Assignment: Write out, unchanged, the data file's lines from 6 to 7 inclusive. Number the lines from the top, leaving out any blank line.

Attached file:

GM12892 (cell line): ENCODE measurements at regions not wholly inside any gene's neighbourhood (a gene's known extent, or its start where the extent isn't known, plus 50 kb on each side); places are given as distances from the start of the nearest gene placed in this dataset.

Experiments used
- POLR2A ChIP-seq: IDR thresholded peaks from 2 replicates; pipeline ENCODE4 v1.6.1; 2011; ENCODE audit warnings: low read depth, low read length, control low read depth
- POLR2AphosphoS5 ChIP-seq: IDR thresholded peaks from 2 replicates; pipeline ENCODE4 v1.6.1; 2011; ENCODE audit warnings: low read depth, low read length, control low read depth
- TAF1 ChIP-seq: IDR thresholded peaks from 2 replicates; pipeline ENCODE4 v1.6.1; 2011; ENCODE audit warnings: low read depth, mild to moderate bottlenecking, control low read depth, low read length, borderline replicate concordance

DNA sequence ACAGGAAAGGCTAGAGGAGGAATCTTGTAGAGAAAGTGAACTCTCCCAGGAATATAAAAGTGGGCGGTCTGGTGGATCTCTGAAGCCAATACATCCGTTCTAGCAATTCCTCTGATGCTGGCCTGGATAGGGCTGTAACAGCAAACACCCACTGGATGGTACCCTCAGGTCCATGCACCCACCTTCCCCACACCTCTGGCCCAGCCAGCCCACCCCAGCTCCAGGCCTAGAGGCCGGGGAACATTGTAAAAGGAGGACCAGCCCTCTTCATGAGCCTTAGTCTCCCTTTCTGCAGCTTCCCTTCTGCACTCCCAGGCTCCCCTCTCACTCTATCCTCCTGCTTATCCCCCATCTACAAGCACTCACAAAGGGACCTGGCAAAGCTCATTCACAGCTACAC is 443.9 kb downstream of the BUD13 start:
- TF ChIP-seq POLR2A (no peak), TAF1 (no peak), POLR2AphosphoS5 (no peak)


DNA sequence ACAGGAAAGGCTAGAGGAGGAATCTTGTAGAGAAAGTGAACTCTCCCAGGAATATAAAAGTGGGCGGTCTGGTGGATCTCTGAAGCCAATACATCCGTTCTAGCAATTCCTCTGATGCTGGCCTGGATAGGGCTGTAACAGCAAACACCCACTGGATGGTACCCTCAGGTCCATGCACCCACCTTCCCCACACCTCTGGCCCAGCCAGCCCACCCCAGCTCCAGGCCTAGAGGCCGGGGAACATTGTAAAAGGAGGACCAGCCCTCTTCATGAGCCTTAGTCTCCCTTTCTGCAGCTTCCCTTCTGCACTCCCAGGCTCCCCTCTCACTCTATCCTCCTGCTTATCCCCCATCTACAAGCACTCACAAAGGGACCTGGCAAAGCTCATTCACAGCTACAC is 443.9 kb downstream of the BUD13 start:
- TF ChIP-seq POLR2A (no peak), TAF1 (no peak), POLR2AphosphoS5 (no peak)